“The associations that senior military officers have with corporate defense CEO’s and the proliferation of defense contractors with former military experience, literally overnight, providing dubious services, gadgets, and programs, is stunning. I don’t blame them. I blame the American people and the US Congress. At the end of the day, someone is going to ask: What did we get for all of the money we poured into the HTS program, and can you actually prove that it did what it claimed to do?”
“HTS got through three major funding hurdles, without a scratch. My bet is that after a cursory examination of where the money went, HTS will survive in some form or another. Because it is a cash cow, they [investigative personnel] don’t have to prove anything. There is no oversight of the program and no one is going to admit at this point that the program had gathered all the useful information about Afghanistan four years ago.”…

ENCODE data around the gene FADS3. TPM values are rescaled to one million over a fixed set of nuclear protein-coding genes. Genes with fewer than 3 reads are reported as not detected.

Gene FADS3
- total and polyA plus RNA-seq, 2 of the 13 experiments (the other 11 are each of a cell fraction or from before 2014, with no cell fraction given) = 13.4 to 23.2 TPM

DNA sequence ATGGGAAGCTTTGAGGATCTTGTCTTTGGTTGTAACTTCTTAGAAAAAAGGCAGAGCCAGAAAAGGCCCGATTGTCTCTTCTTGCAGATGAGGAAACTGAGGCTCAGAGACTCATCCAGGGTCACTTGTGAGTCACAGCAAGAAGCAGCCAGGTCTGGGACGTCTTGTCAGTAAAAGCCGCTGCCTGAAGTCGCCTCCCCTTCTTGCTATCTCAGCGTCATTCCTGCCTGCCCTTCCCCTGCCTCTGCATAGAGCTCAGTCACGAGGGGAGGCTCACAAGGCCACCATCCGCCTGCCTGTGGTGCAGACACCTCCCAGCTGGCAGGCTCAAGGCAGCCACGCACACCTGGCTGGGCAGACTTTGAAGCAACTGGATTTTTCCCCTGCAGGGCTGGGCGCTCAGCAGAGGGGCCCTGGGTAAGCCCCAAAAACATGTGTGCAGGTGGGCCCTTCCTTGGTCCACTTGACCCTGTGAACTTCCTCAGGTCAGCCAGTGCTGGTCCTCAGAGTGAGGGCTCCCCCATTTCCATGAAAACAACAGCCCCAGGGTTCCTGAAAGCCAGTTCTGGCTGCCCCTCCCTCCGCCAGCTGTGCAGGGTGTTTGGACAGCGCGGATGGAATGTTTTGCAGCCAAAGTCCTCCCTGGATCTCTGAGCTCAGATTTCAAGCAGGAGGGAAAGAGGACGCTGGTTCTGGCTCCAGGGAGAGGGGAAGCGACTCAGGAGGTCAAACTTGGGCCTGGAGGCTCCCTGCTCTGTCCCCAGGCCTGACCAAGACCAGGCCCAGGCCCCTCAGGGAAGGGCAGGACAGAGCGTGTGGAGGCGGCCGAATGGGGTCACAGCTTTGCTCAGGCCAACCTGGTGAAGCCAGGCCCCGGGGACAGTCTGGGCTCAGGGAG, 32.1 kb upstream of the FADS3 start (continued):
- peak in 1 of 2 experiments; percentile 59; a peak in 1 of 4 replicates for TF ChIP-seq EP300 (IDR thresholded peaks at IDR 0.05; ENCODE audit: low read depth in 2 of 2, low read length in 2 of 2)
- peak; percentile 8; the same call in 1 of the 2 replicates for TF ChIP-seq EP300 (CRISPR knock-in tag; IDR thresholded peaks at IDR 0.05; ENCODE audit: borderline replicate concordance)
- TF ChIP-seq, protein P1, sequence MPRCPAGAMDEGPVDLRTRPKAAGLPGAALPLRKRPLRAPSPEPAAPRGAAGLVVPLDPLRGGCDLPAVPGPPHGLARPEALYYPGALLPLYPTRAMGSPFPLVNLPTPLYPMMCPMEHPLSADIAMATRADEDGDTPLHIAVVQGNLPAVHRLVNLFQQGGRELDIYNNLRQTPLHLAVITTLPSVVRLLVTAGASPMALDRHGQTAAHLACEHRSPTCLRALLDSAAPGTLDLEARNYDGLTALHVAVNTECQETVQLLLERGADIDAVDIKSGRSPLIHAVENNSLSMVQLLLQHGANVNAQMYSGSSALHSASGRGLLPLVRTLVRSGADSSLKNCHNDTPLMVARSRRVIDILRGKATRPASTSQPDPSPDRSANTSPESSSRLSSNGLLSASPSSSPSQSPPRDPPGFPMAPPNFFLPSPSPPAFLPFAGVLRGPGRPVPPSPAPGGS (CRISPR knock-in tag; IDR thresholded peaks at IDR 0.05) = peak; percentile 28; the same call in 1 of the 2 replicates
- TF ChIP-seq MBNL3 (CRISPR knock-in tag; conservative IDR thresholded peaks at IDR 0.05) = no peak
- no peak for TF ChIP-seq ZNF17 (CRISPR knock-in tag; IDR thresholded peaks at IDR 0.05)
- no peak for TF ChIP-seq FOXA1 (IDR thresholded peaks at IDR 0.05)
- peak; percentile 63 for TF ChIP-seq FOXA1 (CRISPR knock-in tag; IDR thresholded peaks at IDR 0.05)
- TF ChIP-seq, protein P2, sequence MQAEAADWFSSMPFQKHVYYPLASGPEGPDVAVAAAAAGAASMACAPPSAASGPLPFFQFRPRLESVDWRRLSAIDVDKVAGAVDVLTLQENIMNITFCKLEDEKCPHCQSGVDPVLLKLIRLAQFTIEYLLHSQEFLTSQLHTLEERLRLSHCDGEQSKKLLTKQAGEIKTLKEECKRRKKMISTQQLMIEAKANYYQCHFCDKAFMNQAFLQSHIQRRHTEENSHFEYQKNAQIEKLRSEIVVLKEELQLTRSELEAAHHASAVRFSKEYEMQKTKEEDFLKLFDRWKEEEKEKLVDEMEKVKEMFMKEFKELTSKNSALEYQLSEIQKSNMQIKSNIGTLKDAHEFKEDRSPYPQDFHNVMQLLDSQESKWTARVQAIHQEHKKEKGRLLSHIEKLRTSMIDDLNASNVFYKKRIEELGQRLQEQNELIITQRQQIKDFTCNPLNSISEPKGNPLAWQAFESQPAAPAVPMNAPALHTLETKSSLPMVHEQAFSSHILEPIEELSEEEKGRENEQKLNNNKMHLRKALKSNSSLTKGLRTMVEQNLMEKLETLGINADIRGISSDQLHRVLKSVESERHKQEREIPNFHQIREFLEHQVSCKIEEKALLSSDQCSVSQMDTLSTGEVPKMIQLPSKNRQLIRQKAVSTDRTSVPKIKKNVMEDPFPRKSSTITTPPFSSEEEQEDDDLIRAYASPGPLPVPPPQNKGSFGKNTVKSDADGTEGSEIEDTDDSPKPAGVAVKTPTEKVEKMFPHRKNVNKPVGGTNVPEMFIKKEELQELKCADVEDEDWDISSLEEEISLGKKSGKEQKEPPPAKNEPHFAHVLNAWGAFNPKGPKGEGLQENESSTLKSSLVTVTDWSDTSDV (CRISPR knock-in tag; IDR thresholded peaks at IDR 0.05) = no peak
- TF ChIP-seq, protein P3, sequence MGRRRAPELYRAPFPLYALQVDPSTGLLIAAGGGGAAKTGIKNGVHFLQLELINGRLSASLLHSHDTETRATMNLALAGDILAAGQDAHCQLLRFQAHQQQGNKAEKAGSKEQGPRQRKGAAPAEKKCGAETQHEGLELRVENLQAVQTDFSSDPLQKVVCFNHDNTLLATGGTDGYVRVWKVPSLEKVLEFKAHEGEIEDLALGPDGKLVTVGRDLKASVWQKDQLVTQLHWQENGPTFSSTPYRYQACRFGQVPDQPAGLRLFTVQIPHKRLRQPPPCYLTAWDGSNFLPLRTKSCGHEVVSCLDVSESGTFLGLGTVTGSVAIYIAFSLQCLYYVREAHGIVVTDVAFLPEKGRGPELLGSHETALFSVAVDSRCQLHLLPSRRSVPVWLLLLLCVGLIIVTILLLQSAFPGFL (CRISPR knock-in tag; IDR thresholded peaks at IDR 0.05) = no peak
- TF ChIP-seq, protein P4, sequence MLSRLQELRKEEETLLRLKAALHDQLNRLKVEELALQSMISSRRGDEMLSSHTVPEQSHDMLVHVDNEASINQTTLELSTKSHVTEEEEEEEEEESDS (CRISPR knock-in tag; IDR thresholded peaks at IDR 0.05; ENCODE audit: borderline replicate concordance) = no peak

A source firmly believes that “there is no one in HTS who can look you in the face and tell you that anything new or useful has been learned in Afghanistan in the last three years, or that a single report generated by HTS bears any resemblance to any academically inspired research document that will assist any commander in the field in making a sound tactical or operational decision. With tactical operations winding down for the last year this is even more true.”